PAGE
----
In Chapter 2, Settipani turns to the counts of the March and Périgord. According to the Chronicle of St. Maixent, Count Boson I of the March (d. 988) was the grandson of Geoffrey of Charroux (fl. ninth century), a comes whom Settipani hypothesizes was a descendant of the Sulpicii episcopal gens of Bourges (160-3). Boson married Emma (or Agina), whom Settipani argues was the daughter, rather than the sister, of Count Bernard of Périgueux (163-5). Boson and Emma had several sons, including Boson II (d. 1005/1010), who was the stem of the future counts of Périgueux. Another son, Audebert I, who also held the titles of Count of the March and Périgueux, according to Settipani, around 990 married Adalmode, the daughter of Geraud, the Viscount of Limoges. After Audebert's death, she remarried Duke William V of Aquitaine. This theory is in opposition to B. S. Bachrach, who earlier identified Adalmode as the daughter of Adelaïde of Anjou, and the wife of Boson II, who married William after Boson's death (176).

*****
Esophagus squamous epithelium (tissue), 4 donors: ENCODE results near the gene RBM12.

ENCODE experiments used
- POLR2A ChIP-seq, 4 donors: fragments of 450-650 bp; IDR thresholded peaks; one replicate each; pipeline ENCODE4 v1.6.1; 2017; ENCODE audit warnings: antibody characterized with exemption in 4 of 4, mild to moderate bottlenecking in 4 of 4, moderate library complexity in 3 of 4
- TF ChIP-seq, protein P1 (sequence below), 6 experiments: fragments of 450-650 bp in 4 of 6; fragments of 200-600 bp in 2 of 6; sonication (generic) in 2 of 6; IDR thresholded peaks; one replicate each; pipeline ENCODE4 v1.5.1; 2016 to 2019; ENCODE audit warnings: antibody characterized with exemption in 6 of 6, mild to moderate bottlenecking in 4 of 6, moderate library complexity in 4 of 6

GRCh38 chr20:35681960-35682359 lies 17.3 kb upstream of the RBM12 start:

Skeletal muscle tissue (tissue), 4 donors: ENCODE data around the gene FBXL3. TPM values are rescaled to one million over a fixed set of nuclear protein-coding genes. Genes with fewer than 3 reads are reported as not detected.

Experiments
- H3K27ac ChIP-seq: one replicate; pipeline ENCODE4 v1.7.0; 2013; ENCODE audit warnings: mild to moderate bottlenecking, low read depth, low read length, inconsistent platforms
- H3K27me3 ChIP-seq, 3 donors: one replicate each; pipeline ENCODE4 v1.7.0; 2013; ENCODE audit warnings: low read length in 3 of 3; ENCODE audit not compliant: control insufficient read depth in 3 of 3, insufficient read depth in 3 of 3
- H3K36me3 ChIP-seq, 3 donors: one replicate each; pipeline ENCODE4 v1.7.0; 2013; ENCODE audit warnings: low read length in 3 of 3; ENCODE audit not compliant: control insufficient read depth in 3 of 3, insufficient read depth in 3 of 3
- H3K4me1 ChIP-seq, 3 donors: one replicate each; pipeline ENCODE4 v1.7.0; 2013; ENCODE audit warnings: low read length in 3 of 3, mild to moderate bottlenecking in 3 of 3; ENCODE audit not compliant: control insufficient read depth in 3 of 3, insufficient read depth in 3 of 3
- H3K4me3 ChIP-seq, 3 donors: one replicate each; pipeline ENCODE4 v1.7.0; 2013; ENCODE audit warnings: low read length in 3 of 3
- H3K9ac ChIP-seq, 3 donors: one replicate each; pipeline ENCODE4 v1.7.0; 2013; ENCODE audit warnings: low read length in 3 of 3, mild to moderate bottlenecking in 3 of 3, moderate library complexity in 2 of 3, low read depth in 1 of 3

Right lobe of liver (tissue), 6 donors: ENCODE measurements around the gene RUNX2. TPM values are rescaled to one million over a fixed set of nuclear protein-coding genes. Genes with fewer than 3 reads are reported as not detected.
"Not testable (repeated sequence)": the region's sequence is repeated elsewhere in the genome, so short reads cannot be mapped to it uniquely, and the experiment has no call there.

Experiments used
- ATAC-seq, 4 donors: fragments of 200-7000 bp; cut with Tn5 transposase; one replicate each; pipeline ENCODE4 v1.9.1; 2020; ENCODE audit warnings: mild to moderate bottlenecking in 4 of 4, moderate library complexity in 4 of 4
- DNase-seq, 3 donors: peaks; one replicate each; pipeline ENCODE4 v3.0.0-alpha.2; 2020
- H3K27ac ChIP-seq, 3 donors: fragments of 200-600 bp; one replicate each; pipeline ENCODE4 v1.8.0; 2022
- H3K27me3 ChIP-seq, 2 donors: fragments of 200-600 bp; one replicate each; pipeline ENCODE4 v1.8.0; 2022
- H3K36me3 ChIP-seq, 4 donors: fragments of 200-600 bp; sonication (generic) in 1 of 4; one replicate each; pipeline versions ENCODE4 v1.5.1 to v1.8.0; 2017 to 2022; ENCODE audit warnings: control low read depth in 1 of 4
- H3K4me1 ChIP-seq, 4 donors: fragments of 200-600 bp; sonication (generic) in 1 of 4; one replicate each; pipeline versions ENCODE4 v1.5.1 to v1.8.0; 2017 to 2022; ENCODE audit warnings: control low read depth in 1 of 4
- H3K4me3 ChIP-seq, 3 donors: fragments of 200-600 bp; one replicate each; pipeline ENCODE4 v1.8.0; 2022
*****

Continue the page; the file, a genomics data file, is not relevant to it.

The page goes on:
Settipani begins his discussion of the Viscounts of Limousin in Chapter 3 by acknowledging that the complex alliances between the viscomital families of the region make piecing together lineages difficult (181). He follows with modifications J. Boussard and F. Aubel's reconstruction of the origins of the viscounts of Turenne, working from the Cartulary of Beaulieu, which identifies Count Radulf of Cahors (d. 843/4) as the scion of the dynasty. In 852, the Counts of Toulouse took control of Cahors, but the local comital family continued to maintain their title, marking their origin as the counts of Turenne, although the first formally attested Count of Turenne was Bernard in 984 (182). Settipani speculates that Aiga, the wife of Count Radulf of Cahors (d. 742), was a descendant of the Pippinids, and an ancestor of Geraud of Aurillac (d. 909). This leads into a discussion of the ancestry of Geraud, whose biographer, Odo of Cluny, records that he was the son of another Geraud and his wife Adaltrude, whom Settipani identifies as a descendant of Radulf of Cahors (189). Settipani investigates Odo's further claim that Saints Aredius and Caesarius numbered among Geraud's ancestors. He tentatively suggests early family ties between the Aridii and the Caesarii, and reconstructs a genealogical chart based on the Stemma Aridii, a ninth-century work of dubious reliability, which traces that family's roots back to the Merovingian King Childebert. Settipani argues, however, that while most forged genealogies of the period are "reduced to their essences, including only useful personages in them and are, moreover, obvious forgeries, in which the names are exotic or absolutely contrary to established fact...it is clear that this document by no means corresponds to these criteria, and the obvious marks of the 11/12th century forgers do not apply" (209-10). He dismisses the geographic diversity of the Stemma as evidence for its unreliability, and argues that our ignorance of some of the names contained in the document is not good evidence for its lack of authenticity. He suggests, for example, that Childebert was a Merovingian king who ruled before Clovis, a theory lacking any solid evidence to support it (216). Additionally, Settipani's arguments regarding other otherwise-unknown individuals, e.g. Severus and Optatus of Bourges, are, on the whole, unconvincing (217-8). Nevertheless, he reconstructs a hypothetical genealogy of the families of Aredius and Caesarius based on the Stemma (as well as other sources), which culminates with a certain Adaltrude, the wife of the Count Gauslin of Le Mans (fl. eighth century), a presumed ancestor of Geraud of Aurillac (225).